Family Law Keyed to Weisberg
Bennington v. Bennington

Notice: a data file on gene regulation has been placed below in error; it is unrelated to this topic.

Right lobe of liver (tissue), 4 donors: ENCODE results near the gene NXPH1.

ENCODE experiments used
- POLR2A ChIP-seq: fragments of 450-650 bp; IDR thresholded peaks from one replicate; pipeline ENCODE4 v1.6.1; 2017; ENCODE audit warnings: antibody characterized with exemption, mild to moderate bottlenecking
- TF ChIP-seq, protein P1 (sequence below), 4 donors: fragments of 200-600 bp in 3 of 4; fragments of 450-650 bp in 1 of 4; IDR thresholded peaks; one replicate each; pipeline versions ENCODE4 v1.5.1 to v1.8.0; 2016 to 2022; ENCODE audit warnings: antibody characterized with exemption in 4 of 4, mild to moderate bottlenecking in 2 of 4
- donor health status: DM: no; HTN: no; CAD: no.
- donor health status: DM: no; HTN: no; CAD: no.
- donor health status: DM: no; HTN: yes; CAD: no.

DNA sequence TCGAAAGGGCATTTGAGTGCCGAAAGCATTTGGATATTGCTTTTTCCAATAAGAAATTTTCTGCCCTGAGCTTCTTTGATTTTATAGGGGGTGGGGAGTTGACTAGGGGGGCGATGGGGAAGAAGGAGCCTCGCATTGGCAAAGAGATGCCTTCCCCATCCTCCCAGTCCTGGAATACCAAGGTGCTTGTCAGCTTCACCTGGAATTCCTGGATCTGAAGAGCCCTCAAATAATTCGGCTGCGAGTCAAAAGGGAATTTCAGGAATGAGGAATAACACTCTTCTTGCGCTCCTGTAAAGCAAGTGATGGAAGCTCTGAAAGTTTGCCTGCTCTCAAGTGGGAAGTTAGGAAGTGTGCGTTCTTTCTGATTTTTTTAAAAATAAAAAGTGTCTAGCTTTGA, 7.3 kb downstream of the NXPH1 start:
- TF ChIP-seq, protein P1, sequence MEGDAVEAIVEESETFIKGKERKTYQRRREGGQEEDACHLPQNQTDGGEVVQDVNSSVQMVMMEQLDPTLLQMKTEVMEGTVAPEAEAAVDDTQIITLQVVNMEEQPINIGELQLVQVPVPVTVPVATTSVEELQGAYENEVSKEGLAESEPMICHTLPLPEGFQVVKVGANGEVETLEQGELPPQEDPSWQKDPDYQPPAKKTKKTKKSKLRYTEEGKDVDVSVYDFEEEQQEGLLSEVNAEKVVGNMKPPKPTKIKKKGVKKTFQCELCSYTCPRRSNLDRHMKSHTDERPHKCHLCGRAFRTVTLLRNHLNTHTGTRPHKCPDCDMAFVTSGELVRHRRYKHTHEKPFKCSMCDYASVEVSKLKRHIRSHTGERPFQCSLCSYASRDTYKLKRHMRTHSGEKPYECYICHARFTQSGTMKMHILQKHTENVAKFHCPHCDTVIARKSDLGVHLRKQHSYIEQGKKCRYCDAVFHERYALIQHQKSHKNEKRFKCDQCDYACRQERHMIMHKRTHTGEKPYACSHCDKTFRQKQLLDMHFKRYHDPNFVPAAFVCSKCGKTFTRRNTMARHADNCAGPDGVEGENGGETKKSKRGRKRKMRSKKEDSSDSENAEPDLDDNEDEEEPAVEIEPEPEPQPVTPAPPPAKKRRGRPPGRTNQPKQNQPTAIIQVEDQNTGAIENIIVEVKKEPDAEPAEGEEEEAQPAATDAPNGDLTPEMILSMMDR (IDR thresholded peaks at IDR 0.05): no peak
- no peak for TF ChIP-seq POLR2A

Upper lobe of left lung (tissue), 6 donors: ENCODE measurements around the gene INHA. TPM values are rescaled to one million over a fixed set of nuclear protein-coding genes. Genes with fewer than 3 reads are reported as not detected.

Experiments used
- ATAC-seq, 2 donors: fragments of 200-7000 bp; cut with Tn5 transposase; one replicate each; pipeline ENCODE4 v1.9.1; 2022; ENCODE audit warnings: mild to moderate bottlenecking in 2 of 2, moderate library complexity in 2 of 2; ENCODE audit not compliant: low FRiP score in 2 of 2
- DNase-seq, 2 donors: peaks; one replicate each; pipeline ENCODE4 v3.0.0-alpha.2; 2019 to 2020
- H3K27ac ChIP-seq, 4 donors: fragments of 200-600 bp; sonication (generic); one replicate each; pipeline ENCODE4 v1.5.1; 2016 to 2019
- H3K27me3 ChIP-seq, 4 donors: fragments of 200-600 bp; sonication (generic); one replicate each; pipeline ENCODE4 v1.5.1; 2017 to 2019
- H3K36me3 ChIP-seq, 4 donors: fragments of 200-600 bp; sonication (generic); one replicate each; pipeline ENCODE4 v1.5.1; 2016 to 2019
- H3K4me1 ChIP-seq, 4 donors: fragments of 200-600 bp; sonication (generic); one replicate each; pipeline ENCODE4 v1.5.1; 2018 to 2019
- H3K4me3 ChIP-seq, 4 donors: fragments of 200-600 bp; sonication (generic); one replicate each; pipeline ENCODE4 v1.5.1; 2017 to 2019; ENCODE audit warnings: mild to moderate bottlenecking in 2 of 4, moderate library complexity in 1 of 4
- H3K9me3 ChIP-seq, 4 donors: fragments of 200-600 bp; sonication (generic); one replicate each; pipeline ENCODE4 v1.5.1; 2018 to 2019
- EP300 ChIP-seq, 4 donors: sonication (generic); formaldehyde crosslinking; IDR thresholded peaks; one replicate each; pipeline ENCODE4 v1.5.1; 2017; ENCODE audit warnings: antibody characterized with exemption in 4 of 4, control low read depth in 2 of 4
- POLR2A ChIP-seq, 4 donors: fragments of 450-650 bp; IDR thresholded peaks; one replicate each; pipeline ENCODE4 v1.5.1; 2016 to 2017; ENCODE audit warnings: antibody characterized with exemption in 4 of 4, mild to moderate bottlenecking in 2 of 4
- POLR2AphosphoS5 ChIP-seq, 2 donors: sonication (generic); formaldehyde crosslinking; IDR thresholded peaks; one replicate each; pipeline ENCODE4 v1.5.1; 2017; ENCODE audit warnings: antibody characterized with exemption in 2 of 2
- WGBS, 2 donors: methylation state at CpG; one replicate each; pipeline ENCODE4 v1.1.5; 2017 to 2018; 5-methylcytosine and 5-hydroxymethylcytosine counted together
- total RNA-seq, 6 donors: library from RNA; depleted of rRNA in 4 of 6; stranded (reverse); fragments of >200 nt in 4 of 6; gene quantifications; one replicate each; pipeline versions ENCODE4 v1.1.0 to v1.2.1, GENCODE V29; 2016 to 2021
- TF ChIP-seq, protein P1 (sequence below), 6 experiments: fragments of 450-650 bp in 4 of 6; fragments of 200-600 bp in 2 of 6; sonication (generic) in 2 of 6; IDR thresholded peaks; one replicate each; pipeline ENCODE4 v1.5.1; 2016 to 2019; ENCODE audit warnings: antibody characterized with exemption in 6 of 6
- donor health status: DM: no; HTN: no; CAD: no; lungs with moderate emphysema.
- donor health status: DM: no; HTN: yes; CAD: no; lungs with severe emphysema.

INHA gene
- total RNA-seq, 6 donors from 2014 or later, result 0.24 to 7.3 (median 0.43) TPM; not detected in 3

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Plaintiff, Mary Bennington, and defendant, Larry Bennington, were married in 1946, with no children born to the marriage. In 1963, plaintiff suffered a stroke rendering her permanently and totally disabled. There were no sexual relations since that time. In 1974 defendant moved out of the house into a travel van located adjacent to the house. He did so because his wife kept the heat in the house at about 85 to 90 degrees and she locked and bolted the door to the house, taking fifteen to twenty minutes to come to the door to let him in after work. There were other areas of conflict, but no intention on the part of defendant to abandon his marital responsibilities during this move. He continued to help with household chores and entered the house regularly to assist his wife. On November 26, 1976, defendant became thoroughly disenfranchised and moved to Arizona for about one month. He returned, but lived off of the premises in the van for three months before getting his o wn apartment. Plaintiff commenced an action for alimony only, claiming gross neglect of duty and abandonment. Defendant denied grounds for alimony and counterclaimed for divorce alleging as amended living separate and apart for at least two years without cohabitation.
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